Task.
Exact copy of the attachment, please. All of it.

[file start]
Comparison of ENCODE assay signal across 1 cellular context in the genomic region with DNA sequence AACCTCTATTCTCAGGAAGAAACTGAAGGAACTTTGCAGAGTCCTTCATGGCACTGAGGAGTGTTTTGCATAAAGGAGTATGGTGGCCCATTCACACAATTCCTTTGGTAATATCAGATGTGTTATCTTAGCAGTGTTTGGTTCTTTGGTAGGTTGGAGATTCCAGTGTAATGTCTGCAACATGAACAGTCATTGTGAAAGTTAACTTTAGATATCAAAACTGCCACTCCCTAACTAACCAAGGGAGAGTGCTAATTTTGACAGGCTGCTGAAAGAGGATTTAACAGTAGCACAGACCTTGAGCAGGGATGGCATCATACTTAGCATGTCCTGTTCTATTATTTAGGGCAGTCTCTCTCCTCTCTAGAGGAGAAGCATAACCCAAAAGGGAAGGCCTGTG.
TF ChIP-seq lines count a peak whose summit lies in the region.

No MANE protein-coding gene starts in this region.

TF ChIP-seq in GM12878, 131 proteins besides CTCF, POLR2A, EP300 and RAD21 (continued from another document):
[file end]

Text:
Comparison of ENCODE assay signal across 1 cellular context in the genomic region with DNA sequence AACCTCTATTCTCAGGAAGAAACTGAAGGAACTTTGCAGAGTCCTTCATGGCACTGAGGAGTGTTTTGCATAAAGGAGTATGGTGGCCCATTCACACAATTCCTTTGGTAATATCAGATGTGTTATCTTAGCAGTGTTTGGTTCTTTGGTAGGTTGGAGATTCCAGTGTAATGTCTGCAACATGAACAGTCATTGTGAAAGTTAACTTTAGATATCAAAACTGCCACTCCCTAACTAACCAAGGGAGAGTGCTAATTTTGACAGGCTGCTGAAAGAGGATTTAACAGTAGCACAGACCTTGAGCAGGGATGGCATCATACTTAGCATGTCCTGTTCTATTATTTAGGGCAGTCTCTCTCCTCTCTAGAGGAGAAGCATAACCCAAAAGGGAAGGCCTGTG.
TF ChIP-seq lines count a peak whose summit lies in the region.

No MANE protein-coding gene starts in this region.

TF ChIP-seq in GM12878, 131 proteins besides CTCF, POLR2A, EP300 and RAD21 (continued from another document):